Economy

Consumer protection law in the offing

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By Eugene Davis

A legislation that seeks to safeguard the rights of consumers is being worked on and expected to be laid in parliament soon, caretaker Minister for Trade and Industry, Samuel Abu Jinapor, has announced.

Hitherto, consumers had no remedy over unfair trade practices, but with the new bill in the offing and being the first of its kind, it become significant for people and businesses.  

Presenting a statement on the floor of the House on yesterday, Mr. Jinapor stated that most countries have Consumer Protection Policies and Legislation that secure the rights of consumers against unfair practices.

He cited instances such as Australia’s Competition and Consumer Act, 2010; Canada’s Consumer Product Safety Act, 2010; the UK’s Consumer Rights Act, 2015; South Africa’s Consumer Protection Act, 2018; and India’s Consumer Protection Act, 2019.

He added that most jurisdictions also have special bodies that deal with consumer protection, citing the Competition and Consumer Commission of Australia, the Federal Competition and Consumer Protection Commission of Nigeria, the Competition Commission of Kenya, and the Competition and Consumer Commission of Singapore as examples.

Ghana’s attempt to protect consumers predate attainment of independence, with statutes like the Weights and Measures Ordinance, 1896 (Cap 188) and the Control of Prices Regulations, 1949 (No. 25 of 1949).

Despite several efforts by successive governments, the minister said the country has not been able to develop over the years a single legislation for the protection of consumers.

Currently, the country’s legal and regulatory framework for the protection of consumer rights is fragmented in difference pieces of legislation. Amongst them being the Public Utilities Regulatory Commission Act, 1997 (Act 538), the National Petroleum Authority Act, 2005 (Act 691), the Electronic Communications Act, 2008 (Act 775), the Public Health Act, 2012 (Act 851), and, recently, the Ghana Standards Authority Act, 2022 (Act 1078).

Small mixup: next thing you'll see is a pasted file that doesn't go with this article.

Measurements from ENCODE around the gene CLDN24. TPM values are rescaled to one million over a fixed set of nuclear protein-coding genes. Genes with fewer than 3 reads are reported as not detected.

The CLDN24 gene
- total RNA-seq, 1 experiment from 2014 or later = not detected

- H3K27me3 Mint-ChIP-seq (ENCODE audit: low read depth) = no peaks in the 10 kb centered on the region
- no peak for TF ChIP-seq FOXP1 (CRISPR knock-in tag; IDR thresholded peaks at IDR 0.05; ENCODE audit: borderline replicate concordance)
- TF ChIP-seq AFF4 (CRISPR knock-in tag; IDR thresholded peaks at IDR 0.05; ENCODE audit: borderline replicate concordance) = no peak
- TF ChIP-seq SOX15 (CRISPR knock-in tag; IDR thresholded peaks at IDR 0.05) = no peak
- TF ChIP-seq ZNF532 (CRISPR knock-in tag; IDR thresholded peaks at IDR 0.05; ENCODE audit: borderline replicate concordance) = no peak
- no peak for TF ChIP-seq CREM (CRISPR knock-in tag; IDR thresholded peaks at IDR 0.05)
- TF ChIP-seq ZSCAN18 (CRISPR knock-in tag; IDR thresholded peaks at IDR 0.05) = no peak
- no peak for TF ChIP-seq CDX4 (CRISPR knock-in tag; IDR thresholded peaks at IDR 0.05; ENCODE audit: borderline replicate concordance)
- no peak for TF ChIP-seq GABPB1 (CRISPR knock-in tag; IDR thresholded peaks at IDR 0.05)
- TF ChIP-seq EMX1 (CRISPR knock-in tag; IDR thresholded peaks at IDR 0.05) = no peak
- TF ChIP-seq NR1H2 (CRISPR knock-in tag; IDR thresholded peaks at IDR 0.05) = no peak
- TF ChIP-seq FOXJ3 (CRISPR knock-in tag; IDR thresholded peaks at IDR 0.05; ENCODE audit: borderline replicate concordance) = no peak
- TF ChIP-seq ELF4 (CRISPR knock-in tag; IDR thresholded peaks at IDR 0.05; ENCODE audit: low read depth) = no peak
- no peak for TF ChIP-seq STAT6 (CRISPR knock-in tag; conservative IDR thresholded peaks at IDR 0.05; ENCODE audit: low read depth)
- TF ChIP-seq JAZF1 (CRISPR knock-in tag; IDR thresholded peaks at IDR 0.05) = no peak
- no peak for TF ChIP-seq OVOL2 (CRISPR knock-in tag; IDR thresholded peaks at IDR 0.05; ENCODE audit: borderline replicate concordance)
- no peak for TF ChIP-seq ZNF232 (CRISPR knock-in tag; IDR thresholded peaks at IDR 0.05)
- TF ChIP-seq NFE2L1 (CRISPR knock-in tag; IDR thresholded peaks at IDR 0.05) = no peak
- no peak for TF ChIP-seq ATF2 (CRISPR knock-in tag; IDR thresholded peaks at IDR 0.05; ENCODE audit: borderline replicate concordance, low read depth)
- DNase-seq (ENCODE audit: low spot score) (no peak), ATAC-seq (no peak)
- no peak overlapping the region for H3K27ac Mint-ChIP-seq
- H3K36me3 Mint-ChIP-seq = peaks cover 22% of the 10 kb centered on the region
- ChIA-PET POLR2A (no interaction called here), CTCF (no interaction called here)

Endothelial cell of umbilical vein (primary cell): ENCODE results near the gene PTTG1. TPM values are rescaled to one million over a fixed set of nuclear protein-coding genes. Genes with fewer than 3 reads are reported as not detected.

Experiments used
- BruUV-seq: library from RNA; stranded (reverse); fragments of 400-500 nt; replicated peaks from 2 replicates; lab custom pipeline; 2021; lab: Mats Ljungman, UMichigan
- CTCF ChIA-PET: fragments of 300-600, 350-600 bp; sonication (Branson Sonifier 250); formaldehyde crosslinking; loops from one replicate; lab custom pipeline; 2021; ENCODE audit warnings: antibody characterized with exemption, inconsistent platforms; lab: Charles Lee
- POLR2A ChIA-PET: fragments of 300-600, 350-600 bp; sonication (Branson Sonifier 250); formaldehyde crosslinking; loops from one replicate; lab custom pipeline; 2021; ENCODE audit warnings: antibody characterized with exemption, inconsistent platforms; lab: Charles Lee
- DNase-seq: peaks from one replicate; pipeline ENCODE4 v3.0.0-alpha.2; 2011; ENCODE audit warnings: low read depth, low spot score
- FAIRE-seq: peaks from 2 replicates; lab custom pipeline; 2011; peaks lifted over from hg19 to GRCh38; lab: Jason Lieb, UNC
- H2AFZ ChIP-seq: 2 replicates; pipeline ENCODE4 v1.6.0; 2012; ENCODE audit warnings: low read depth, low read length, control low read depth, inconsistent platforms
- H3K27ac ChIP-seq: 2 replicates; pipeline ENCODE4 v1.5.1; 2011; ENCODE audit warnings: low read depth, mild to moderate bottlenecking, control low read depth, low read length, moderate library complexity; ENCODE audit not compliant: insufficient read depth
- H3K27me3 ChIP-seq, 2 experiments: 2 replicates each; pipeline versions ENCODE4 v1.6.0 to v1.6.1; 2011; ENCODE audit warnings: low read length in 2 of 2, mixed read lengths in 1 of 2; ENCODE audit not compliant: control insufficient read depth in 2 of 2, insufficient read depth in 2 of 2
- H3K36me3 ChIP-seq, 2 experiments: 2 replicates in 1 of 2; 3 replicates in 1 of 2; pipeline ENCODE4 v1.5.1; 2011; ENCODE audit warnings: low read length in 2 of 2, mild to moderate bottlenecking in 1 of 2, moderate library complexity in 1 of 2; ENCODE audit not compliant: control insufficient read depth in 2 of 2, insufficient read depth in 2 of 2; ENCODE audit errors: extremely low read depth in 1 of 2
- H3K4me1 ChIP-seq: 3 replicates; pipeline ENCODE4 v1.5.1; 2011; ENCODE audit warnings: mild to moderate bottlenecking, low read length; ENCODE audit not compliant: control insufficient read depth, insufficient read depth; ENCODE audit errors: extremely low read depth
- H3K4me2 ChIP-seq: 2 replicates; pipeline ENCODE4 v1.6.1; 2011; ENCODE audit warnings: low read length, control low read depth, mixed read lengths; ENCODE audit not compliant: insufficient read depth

Addressing the Parliamentary Press Corps (PPC) after he presented his statement, Mr. Jinapor said “I will sign it off in cabinet and they will examine it, and we hope that they will approve it, which will mean that we will come back to this House and I see that the sentiments in parliament suggest that there will be a lot of enthusiasm and support for this kind of legislative intervention.

Hopefully, when we are able to pass it through parliament, Ghana will for the first time have a Consumer Protection Right Act. We will have a piece of legislation which deals with consumer protection and culminate into having a state agency which will be responsible for ensuring that we protect consumers in our country, that is the gist of what I came to say in parliament.

I know that I am not going to be long at the Ministry of Trade but we have to begin and I have no doubt that the trade minister designate will drag this when he gets into office.

This is such a crucial intervention that is long overdue and all of us have an example of having being shortchanged or having procured a good or service and didn’t get what they paid for or value for money and yet didn’t have remedy and were left to themselves.”

Further, the minister indicated that due to the absence of a legislation, it has led to a significant part of the market remaining unregulated in terms of consumer protection, leading to a constant violation of consumer rights without adequate remedy.

In those areas that seem to be regulated, there are instances of jurisdictional conflict among the various regulators, leaving the consumer with no remedy. “In short, consumers are not getting value for money.”

Mr. Jinapor also added that these complexities, coupled with the general lack of consumer awareness, lack of access to the courts absence of low-cost, quick, and accessible fora and methods for resolution of consumer complaints, low levels of consumer activism, and considerable institutional capacity constraints, require a legislative intervention to ensure that the rights of consumers are adequately protected.

On 15th March 2023, the world will be celebrating Consumer Rights Day, a day set aside to raise global awareness about consumer rights and needs, to advocate for the respect and protection of the rights of all consumers, and to protest against market abuses and social injustices that undermine consumer rights.

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